Mayor cracks down on ‘corrupt’ Department of Building Inspection

Controller’s office report alleges nepotism, cronyism, corruption

San Francisco Mayor London Breed on Thursday said she’s issuing an executive directive to prevent misconduct within The City’s Department of Building Inspection following a report released by the Controller’s Office that alleges nepotism, cronyism and corruption.

Under Breed’s directive, DBI officials will now be required to more frequently certify and train staff on financial disclosure and conflict of interest forms; implement changes to the department’s permit tracking system to reduce fraud; work closely with the Controller’s Office; make available information to staff and the public about The City’s whistleblower program; and create a compliance team to identify risks and combat abuse within the building permitting and inspection processes.

The new mandate is meant to increase transparency after a number of wrongdoings within DBI were uncovered last year as part of a federal corruption probe that began with the arrest of former Department of Public Works director Mohammed Nuru in January 2020 on suspicion of wire fraud.

Since then, other city officials have since been linked to the corruption, including former DBI Director Tom Hui, accused of legal and ethical violations, giving preferential treatment to a permit expeditor and a project developer, and using his position to get jobs for his son and his son’s girlfriend within city departments.

Also, the former president of the Building Inspection Commission, the body that regulates DBI, Rodrigo Santos, has been charged with bank fraud, wire fraud and aggravated identity theft by federal prosecutors, while DBI senior building inspector Bernard Curran is facing a wire fraud charge.

In that case, prosecutors allege Santos swindled $775,000 from his clients at the firm he co-founded, Santos and Urrutia Structural Engineers Inc. In addition, prosecutors allege Santos worked with Curran by directing his firm’s clients to make donations to a nonprofit chosen by Curran in exchange for Curran providing favorable treatment to those clients during on-site physical inspections and DBI permit approvals.

Breed’s executive directive was created in alignment with the recommendations made by Controller Ben Rosenfield in a report released Thursday on DBI’s permitting and inspections processes.

“Every city department must operate with the highest level of integrity and transparency, and all city employees must hold themselves to the highest ethical standards in their work,” Breed said in a statement.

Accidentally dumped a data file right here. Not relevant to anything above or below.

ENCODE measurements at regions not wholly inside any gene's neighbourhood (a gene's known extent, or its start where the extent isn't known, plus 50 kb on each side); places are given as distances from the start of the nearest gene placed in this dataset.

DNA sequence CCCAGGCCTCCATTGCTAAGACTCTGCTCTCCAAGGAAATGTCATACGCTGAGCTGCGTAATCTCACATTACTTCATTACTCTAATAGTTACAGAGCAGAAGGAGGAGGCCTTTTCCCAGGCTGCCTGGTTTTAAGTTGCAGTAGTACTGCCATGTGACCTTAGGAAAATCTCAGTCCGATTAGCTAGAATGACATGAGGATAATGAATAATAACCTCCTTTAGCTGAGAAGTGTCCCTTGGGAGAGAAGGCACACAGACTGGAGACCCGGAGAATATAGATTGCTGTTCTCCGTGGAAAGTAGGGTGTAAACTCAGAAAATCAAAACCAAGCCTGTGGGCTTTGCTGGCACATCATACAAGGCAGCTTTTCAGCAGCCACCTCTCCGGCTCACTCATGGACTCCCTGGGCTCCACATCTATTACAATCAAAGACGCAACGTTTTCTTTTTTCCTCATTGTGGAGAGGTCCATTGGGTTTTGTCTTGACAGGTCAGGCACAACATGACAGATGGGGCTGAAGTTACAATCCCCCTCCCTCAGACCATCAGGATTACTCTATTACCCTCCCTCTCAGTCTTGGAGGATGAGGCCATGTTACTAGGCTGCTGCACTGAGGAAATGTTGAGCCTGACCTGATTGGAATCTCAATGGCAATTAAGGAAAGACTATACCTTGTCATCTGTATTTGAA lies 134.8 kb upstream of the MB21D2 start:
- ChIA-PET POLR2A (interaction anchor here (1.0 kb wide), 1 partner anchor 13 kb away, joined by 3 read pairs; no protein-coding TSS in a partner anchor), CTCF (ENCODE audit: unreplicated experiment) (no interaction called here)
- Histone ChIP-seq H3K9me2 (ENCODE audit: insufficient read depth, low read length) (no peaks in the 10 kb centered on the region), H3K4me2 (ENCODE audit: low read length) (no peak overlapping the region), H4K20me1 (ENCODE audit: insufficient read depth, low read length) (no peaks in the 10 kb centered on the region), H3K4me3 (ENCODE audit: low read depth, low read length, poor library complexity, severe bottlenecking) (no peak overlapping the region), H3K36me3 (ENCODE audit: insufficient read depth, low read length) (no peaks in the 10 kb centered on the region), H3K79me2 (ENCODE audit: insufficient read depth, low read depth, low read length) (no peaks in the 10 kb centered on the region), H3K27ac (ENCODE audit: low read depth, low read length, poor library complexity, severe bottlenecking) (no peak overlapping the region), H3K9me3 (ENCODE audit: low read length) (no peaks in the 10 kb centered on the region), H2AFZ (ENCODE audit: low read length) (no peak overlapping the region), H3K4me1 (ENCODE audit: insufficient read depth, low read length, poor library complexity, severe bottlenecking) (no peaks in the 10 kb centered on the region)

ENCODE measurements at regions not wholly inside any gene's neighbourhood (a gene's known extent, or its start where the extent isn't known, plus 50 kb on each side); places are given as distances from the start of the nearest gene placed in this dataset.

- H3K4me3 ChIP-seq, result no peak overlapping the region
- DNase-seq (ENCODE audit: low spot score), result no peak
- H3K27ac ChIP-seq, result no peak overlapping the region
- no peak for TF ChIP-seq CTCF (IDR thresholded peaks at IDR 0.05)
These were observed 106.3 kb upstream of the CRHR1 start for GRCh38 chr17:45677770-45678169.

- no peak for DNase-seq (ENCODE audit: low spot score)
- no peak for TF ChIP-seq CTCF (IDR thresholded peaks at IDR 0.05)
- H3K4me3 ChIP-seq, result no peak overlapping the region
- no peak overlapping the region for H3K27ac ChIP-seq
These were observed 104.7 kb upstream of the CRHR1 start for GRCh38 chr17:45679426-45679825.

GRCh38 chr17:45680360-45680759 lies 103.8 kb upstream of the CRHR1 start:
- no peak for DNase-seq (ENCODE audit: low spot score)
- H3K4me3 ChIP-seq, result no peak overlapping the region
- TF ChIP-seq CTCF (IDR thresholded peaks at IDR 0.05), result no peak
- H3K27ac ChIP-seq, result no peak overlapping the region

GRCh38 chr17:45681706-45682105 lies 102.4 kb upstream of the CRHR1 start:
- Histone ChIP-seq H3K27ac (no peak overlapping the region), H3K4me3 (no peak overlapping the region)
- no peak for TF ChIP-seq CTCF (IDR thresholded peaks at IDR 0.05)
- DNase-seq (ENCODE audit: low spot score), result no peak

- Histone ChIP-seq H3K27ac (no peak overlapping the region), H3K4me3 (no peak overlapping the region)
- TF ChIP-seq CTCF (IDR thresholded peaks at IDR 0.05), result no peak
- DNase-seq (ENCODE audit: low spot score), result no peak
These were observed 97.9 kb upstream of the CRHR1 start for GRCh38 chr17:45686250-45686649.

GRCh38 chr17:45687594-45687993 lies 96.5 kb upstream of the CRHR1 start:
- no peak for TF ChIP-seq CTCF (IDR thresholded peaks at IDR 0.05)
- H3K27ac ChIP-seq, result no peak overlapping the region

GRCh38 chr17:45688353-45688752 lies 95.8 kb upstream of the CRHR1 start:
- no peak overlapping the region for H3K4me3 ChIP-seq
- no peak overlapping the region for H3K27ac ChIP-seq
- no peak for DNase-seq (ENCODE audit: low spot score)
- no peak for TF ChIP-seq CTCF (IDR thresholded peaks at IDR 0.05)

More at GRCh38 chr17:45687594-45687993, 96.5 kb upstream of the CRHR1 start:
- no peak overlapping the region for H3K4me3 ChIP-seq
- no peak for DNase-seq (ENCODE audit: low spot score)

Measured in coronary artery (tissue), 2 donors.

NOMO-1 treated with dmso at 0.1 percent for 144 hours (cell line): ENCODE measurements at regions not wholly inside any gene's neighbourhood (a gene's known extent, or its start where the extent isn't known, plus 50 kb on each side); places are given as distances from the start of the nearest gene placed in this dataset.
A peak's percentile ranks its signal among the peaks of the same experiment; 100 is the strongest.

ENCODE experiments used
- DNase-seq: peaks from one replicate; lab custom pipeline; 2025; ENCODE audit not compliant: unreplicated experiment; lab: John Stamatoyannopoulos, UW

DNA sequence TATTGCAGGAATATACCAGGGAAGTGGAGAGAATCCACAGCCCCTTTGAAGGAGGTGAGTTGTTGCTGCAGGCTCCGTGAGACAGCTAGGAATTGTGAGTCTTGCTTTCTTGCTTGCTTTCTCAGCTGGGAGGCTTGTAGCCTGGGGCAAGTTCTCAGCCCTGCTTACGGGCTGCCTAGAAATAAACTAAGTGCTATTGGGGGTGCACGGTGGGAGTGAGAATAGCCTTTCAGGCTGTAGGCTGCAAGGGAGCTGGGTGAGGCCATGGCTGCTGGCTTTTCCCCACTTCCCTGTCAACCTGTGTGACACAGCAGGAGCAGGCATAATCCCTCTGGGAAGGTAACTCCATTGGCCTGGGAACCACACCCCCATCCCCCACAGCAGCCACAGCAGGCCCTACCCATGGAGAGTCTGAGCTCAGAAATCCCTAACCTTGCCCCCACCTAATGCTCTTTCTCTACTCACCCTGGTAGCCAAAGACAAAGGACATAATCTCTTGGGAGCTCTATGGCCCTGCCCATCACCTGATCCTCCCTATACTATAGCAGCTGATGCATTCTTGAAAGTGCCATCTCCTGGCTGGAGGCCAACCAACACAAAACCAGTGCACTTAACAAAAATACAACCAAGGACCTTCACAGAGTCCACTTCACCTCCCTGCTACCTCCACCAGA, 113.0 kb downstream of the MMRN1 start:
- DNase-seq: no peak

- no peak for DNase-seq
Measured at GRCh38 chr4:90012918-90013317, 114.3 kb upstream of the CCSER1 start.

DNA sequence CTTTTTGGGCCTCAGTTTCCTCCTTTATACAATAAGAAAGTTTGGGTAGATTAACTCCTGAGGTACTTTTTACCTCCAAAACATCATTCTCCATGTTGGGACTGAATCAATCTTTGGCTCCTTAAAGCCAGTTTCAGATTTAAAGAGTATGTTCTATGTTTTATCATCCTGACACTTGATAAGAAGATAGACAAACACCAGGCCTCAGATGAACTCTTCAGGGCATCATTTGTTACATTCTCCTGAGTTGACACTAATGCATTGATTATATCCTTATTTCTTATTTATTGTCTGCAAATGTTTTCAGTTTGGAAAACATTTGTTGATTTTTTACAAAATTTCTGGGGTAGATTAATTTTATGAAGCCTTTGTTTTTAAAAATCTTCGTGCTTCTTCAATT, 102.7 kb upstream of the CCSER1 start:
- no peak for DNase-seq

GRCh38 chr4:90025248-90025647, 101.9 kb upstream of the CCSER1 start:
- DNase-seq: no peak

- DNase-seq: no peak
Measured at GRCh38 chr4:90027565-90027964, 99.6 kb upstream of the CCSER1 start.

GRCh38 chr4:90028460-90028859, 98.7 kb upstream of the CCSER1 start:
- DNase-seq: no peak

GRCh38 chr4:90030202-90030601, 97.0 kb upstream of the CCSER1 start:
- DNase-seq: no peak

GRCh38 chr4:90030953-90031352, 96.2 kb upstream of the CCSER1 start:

“When that does not happen, it is our responsibility as leaders to understand what went wrong and take steps to prevent future misconduct. The controller’s report issued today documents an unacceptable pattern of misconduct and systemic failures under the previous leadership of the Department of Building Inspection. It describes a culture that allowed for continued wrongdoing set by a ‘tone at the top’ that failed to institute ethical leadership and guidelines. The people of San Francisco deserve better,” she said.

Rosenfield said, “The work that DBI does, ensuring that all manner of construction projects are designed, inspected, and built to code, is critical for our city’s health and safety. The significant process vulnerabilities we have unearthed need to be remedied quickly to safeguard the health and safety of San Franciscans.”

DBI Interim Director Patrick O’Riordan, who replaced Hui last year, said, “I’m outraged about what happened in the past at DBI and the way former leaders undermined the fine work our staff does every day and violated the public’s trust. It’s not right and I’m committed to getting us back on track.”

DBI is the department tasked with overseeing and enforcing the city’s building, housing, plumbing, electrical and mechanical codes.

The San Francisco City Attorney’s Office first took legal action against Santos and his firm back in 2018, alleging misconduct in connection with unpermitted excavations happening at properties where the firm rendered engineering services.

Also, in a separate case last year, federal prosecutors charged former Santos and Urrutia engineering technician Peter Schurman with mail fraud and identity theft in connection with an alleged scheme to issue fraudulent building inspection reports.

“Properly built buildings are a matter of public safety, particularly here in earthquake country,” said City Attorney Dennis Herrera. “That makes the conduct we uncovered alongside the controller particularly troubling. There is no place for corruption, nepotism or cronyism anywhere in city government. If someone is gaming the system or abusing the public trust, we are going to get to the bottom of it.”

— Bay City News

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